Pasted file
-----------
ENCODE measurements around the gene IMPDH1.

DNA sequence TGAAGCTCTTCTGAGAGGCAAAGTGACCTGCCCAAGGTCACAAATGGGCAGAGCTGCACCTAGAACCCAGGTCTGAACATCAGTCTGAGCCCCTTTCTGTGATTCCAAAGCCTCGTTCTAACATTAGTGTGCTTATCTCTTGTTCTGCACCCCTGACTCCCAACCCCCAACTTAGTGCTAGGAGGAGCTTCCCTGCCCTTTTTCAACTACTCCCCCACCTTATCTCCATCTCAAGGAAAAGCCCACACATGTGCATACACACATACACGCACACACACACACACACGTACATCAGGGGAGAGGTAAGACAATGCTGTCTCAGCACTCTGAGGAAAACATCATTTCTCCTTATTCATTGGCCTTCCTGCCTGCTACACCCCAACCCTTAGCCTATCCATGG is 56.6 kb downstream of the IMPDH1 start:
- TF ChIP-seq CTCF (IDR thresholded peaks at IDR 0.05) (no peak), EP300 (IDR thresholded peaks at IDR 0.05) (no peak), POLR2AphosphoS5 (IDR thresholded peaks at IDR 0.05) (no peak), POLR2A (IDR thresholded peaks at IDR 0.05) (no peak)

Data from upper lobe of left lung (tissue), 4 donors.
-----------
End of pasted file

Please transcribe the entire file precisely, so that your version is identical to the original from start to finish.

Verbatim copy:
ENCODE measurements around the gene IMPDH1.

DNA sequence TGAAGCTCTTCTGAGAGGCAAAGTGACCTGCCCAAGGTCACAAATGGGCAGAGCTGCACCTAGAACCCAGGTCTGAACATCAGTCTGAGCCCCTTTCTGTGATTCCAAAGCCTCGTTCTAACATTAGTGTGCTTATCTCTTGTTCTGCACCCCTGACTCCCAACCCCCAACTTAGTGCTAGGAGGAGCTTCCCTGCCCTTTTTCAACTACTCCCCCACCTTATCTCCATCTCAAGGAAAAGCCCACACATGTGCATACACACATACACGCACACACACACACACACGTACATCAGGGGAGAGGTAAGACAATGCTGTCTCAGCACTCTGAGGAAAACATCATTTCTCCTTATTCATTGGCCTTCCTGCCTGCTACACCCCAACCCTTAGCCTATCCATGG is 56.6 kb downstream of the IMPDH1 start:
- TF ChIP-seq CTCF (IDR thresholded peaks at IDR 0.05) (no peak), EP300 (IDR thresholded peaks at IDR 0.05) (no peak), POLR2AphosphoS5 (IDR thresholded peaks at IDR 0.05) (no peak), POLR2A (IDR thresholded peaks at IDR 0.05) (no peak)

Data from upper lobe of left lung (tissue), 4 donors.